For example, if you have a function void FuncName(Type *value), the value is a pointer to a Type object. This is an explicit agreement between the caller and the function that it will be passed a Type object pointer. The compiler will prevent accidentally passing the wrong type of pointer. Using a void* means that there is no explicit agreement. There may be an implicit one, but the compiler will not prevent you from passing the "wrong" thing.

void *runner(void *param) is a function called runner which takes a single void* parameter and returns a single void * return value. Many programmers like putting the * next to a name, rather than next to the type.

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C allows you to use void* as types of pointers to support writing generic functions. As a void* param can take any kind of pointer type. However great care needs to be taken while handling these pointers as they come with their own set of limitations. You cannot dereference a void* it has to be cast to a valid type. The same goes with applying pointer arithmetic.

In this case runner is a method name which take a param of the type void*, so basically it can be of any type, even a user defined ADT. However most of the functions that accepts void* do have some kind of callback which the caller registers. Then the caller is called back for data handling where the void* is passed back to the caller which then knows what was the original type of the void* so that it can then cast it to the right type.

A typical use of this is qsort method which can sort an array of any user defined type as long as the caller implement the comparator method that accepts two instances of the type(via void*) and then returns -1,0 or 1 depending on the comparison. Specifically say the qsort is being applied to ints then the comparator implementation looks like:

int compare(void * n1, void* n2)
   int *i = (int*) n1;
   int *j = (int*) n2;
   if (*i < *j){ (now dereference the int*)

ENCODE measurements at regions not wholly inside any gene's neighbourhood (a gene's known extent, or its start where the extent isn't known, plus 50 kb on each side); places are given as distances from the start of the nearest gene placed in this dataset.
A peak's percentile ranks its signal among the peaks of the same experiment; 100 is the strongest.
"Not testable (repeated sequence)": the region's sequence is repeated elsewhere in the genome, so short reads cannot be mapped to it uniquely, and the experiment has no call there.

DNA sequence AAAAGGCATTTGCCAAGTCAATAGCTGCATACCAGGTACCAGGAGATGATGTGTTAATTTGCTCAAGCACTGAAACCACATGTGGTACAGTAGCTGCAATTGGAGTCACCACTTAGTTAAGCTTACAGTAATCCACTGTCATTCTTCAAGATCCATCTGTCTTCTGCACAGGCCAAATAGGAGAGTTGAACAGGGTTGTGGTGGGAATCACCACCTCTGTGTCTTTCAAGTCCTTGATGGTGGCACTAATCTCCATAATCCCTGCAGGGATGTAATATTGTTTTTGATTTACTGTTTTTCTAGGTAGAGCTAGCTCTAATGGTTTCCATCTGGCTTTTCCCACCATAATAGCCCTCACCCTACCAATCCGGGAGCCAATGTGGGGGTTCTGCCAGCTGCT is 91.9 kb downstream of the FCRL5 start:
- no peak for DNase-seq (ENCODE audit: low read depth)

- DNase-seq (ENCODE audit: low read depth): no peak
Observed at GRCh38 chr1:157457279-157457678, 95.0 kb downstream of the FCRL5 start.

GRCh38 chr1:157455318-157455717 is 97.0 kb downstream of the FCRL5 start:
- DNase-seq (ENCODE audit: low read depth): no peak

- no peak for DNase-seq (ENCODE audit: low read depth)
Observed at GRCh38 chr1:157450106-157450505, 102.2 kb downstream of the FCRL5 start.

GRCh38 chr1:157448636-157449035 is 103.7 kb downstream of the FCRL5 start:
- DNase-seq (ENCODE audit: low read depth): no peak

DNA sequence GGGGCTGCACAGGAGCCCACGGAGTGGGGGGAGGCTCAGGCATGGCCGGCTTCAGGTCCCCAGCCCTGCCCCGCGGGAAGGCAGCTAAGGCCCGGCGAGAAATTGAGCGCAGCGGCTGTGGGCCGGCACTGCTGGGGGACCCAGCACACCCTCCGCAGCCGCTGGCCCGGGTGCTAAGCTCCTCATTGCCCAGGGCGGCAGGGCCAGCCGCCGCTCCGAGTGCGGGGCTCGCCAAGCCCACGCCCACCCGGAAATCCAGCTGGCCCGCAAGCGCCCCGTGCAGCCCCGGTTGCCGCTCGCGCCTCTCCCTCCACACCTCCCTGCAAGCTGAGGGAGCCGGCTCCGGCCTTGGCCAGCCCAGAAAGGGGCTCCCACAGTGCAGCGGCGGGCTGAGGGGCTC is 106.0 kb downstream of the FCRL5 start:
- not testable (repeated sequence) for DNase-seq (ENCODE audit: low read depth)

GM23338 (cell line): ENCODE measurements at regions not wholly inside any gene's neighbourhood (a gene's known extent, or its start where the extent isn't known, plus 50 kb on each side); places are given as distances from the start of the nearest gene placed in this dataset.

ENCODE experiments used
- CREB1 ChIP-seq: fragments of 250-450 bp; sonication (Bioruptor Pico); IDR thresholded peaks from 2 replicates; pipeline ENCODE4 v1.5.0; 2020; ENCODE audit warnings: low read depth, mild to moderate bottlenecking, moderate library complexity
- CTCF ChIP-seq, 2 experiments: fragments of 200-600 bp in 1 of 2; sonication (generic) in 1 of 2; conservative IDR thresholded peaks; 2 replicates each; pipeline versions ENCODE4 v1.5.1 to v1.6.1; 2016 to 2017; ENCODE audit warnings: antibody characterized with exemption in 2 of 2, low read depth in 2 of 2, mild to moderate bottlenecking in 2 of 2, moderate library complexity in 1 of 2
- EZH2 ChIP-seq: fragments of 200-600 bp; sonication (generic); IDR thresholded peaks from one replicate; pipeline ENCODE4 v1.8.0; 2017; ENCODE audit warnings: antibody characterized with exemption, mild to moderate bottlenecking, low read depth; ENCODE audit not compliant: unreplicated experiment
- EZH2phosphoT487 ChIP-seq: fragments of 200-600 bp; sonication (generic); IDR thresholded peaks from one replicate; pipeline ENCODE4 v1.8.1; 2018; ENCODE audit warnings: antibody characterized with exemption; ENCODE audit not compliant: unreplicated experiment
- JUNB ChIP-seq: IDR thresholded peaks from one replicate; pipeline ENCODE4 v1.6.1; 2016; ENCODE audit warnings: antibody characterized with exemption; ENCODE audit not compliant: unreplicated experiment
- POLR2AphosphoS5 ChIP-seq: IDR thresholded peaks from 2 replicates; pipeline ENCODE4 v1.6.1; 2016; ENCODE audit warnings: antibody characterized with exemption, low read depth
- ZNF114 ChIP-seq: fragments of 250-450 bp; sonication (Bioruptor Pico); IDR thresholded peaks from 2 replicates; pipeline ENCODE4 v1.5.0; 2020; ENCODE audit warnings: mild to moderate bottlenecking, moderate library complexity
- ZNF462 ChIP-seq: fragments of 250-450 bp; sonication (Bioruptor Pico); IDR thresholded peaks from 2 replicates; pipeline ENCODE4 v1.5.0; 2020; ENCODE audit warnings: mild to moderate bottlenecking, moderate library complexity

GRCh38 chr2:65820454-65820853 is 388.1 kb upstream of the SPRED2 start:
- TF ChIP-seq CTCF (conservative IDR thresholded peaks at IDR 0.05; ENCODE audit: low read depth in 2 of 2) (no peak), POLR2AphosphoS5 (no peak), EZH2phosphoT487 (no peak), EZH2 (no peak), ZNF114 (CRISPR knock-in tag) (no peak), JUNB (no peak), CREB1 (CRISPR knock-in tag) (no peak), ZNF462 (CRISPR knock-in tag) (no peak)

return -1 
   else if ( *i == *j) {
      return 0;
   else {
      return 1
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Function name is not *runner, it is just runner. It's return type is void*. Again, argument type is not void. It is void*. Meaning a pointer that can point to anything.

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first of all: void *runner(void *param) needs a ; at the end. with prototyping, you put a "reference" saying "ill do it later". This allows you to put it lower down in the code as to not make the top section cluttered.

void is the return type of the function. in this case void, you wont be returning anything. if it was a void variable then you could hold anything in it but would need to typecast it to get its value.

*runner and * runner = the same thing. void* is the return type again. void and void* are very different. Although they look the same they are VERY different. like an int* and an int one holds the address of an integer and the other holds an integer value.

its not the address of the function (as you seem to be implying) its the return type. for instance if you have int* after your code you have you will type something like

int* function()
    int* a;
    *a = 5;


    return a;

so it MUST return a pointer to an integer, it cant return an int because the compiler will throw an exception/error. its like trying to put a char into an int.

Check out all the documentation on www.cplusplus.com its really helpful.